Breast Feeding5. When mothers are about to give their babies up for adoption, health care professionals assist them with a programme of “unbonding” from the baby. This includes physical separation of mother and baby. Society encourages separation by saying “you’re spoiling your baby” or “your baby’s just being manipulative” when we breastfeed our babies to sleep, pick them up at the first cry, or sleep with them.12

6. The expectation that babies sleep through the night is based on research done in the 1950s in the US, when less than 9% of babies were breastfed. The starting point for the research was solitary sleeping, formula fed babies.13 Similarly the 3-4 hour feed schedule is based on formula-fed and not breast-fed babies.14 New research by Prof James McKenna, looks at the sleep patterns of breastfed babies from an anthropological perspective (across all time and all cultures), shows that healthy functioning includes multiple wakings, light REM sleep, regular night feeding and proximity of the mother.

7. The Australian Association for Infant Mental Health say that controlled crying “is not consistent with what infants need for their optimal emotional and psychological health, and may have unintended negative consequences”.15 They advise that babies should not be left to cry until they can understand that their carer will return – at around 3 years of age.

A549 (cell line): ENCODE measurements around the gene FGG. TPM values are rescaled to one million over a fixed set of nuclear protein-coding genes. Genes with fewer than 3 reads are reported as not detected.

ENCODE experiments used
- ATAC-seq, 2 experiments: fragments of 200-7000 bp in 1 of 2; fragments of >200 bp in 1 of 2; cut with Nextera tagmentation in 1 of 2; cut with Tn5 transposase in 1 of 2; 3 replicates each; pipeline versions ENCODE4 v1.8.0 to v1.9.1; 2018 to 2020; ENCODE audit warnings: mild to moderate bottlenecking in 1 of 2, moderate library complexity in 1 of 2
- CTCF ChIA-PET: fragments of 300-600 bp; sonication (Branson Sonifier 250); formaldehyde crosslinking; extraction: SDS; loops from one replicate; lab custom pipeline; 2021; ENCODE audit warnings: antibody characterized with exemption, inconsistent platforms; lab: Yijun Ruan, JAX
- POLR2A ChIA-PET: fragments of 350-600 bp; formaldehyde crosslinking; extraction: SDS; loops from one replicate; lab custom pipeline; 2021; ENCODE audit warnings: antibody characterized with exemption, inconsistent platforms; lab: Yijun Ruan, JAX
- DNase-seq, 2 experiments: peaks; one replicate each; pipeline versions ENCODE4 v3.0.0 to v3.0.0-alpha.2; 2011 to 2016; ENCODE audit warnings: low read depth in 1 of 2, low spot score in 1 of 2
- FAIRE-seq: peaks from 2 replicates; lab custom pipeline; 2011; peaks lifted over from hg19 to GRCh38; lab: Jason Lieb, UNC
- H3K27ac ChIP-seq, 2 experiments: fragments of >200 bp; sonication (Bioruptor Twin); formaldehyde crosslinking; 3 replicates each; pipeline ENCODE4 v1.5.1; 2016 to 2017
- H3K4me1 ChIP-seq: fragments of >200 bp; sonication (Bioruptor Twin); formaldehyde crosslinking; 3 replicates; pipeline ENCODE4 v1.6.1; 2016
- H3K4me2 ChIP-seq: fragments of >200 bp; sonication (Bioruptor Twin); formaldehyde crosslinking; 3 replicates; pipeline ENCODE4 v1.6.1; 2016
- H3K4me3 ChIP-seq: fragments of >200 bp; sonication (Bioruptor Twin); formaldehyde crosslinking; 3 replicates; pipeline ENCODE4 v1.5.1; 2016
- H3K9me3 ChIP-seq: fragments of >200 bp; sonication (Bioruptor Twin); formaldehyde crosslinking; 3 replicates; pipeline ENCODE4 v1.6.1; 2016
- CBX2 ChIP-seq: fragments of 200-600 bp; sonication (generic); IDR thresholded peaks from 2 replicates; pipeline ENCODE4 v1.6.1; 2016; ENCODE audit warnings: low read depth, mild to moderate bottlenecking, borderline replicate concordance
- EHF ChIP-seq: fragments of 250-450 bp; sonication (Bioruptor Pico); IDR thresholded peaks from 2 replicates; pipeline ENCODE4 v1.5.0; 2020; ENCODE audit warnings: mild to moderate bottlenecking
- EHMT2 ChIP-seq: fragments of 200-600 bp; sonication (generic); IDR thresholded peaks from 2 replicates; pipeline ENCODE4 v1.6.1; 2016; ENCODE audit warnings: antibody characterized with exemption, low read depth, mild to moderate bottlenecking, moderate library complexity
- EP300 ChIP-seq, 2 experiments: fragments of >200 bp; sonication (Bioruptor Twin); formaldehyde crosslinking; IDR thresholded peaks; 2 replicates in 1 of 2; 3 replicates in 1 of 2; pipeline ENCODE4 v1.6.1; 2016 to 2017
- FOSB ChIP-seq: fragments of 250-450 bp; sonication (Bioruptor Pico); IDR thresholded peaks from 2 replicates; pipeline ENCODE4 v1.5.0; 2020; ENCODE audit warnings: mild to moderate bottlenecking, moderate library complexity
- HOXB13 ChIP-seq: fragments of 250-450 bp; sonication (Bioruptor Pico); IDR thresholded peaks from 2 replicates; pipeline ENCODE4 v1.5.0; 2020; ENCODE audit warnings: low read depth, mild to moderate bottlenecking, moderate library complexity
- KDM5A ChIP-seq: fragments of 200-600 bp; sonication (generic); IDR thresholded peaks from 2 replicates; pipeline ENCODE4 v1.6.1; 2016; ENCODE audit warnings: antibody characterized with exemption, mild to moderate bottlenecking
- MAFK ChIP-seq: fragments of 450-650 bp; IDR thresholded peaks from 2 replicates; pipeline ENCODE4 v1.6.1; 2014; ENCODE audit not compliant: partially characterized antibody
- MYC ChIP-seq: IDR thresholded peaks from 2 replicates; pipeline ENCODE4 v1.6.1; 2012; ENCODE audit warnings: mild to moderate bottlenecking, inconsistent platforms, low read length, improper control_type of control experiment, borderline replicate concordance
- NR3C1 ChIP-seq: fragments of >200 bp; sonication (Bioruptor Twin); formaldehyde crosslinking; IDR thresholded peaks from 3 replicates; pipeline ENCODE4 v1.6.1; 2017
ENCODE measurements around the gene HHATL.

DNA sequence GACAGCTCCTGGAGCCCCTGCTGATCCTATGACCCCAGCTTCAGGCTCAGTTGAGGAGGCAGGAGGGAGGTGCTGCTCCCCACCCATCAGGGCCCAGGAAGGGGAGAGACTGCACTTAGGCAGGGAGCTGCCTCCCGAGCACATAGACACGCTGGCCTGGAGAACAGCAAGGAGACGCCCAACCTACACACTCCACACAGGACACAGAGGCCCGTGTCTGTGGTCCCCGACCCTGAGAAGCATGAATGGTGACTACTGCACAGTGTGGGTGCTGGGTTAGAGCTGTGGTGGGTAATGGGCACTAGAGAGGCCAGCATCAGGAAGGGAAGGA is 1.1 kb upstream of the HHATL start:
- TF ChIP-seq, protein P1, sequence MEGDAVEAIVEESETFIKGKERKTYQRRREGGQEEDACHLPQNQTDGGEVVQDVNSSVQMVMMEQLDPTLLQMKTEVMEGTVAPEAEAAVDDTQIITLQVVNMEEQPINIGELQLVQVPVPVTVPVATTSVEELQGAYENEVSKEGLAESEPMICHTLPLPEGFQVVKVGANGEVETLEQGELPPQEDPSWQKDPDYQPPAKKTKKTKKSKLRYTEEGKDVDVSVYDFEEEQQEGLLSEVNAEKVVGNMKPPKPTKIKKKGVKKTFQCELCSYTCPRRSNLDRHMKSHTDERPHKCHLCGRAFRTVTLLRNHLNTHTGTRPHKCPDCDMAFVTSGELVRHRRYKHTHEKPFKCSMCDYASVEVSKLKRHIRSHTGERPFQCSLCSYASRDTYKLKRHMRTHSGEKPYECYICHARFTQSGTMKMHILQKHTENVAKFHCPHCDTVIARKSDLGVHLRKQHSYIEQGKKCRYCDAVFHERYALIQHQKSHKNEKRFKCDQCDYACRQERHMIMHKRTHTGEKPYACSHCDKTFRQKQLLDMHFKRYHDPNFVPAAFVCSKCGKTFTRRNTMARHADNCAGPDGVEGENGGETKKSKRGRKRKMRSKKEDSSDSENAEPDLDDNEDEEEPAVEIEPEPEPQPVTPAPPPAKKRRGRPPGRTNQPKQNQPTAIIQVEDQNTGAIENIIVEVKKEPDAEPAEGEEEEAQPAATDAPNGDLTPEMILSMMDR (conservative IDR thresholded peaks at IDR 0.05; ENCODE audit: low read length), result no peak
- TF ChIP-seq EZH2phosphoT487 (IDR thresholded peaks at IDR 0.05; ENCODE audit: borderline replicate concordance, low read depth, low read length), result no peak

8. Separation causes harmful changes in the body systems of infants. For example a one hour separation of mother and baby monkey young caused a compromised immune system, drop in temperature, cardiac arrhythmias and release of stress hormones in the infant. As a fellow primate, but with an even more dependent infant, the implications for human babies are worse.16

9. Babies which sleep without an adult caregiver in the same room are twice as likely to die from SIDS17 , which is suspected to relate to a breathing control error occurring during sleep18:

  • Overheating is a risk factor in SIDS.19 Solitary sleeping infants cry more which leads to overheating, and they are not capable of regulating their thermal environment – unlike a bed-sharing mother who will wake to eg adjust bedding to cool a baby.
  • Solitary sleepers may accelerate the maturation of deep sleep, before arousal mechanisms are mature.20
  • Their systems such as breathing and heart rate are not regulated by a nearby parent.
  • Respiratory drive will be increased in infants who co-sleep due to the increased CO2 content of the room.
  • The presence of a parent provides movement (breathing and bodily) which reduce apneic pauses (physical suspension of breathing) in infants.21
  • In countries such as Japan and Hong Kong, bedsharing is common and SIDS is uncommon. The surface slept upon is usually very firm, & few mothers in these cultures smoke.22